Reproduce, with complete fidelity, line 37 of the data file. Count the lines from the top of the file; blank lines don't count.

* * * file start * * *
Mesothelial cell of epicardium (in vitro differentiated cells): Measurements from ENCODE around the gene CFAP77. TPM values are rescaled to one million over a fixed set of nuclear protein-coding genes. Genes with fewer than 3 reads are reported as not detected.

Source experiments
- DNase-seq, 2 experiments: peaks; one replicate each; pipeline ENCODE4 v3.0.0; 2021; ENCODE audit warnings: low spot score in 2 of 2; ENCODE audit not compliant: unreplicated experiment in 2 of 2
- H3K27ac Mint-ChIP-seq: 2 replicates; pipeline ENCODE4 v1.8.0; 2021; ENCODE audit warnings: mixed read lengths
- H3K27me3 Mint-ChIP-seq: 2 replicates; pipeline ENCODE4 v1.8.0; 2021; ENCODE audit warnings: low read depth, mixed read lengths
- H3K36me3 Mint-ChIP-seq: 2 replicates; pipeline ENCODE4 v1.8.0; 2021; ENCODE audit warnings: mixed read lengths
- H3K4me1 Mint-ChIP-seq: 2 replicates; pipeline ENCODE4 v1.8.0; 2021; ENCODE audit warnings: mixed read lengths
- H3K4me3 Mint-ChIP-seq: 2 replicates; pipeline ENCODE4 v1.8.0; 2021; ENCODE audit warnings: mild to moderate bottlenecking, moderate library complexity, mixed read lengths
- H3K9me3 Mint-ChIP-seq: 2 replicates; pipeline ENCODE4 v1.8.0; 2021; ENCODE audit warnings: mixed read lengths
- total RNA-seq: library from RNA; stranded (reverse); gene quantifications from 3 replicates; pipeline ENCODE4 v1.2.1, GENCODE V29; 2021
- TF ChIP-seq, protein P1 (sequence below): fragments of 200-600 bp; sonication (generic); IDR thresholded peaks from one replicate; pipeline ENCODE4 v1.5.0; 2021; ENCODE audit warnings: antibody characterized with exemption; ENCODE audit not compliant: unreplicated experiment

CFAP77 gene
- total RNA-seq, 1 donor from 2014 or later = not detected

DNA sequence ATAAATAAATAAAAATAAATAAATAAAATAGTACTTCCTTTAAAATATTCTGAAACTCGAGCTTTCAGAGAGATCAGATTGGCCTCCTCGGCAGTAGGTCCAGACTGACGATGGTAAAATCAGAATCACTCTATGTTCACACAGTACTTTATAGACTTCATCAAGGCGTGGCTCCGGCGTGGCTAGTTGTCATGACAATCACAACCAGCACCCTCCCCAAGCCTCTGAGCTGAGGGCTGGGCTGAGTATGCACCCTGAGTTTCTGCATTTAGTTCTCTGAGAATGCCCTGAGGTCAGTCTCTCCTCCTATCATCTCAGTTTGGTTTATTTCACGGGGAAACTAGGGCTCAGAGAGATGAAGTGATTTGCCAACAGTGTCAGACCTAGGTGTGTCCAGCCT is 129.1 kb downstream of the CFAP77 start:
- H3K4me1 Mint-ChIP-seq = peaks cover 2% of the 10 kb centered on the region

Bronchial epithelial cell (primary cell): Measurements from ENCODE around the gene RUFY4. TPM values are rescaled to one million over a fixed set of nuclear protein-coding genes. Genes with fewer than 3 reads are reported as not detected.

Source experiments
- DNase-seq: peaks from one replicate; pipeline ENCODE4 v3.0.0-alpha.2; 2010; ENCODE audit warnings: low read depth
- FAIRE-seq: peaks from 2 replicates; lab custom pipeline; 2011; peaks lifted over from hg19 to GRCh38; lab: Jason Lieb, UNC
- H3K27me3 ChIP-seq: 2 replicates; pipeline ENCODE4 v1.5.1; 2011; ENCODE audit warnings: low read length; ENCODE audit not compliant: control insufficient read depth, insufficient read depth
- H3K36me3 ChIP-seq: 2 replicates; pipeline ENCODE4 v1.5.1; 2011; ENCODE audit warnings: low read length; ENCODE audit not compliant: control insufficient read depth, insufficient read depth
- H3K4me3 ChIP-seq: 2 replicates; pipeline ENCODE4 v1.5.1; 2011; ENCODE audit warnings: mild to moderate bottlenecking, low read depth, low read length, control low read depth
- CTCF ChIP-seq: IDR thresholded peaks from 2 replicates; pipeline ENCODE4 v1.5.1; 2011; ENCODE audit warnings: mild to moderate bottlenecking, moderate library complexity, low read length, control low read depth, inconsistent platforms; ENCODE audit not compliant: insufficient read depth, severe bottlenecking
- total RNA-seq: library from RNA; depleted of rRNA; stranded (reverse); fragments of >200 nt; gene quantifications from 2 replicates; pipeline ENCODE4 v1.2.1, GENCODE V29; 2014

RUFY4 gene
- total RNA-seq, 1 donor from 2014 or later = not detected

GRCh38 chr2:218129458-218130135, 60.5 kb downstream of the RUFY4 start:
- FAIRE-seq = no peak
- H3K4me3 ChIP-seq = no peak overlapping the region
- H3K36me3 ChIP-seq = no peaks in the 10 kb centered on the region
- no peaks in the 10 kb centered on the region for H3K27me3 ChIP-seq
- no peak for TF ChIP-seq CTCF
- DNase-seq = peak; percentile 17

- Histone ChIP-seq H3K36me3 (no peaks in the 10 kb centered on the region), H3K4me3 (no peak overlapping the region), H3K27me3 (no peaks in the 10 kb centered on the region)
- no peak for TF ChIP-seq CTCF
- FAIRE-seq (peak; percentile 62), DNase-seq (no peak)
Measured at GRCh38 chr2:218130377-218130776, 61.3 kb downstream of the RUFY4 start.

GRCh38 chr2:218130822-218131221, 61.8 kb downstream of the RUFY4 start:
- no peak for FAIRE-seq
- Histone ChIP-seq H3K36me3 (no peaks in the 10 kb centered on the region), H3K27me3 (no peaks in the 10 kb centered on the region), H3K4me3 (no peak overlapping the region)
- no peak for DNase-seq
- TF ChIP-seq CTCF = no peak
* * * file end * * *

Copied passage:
Measured at GRCh38 chr2:218130377-218130776, 61.3 kb downstream of the RUFY4 start.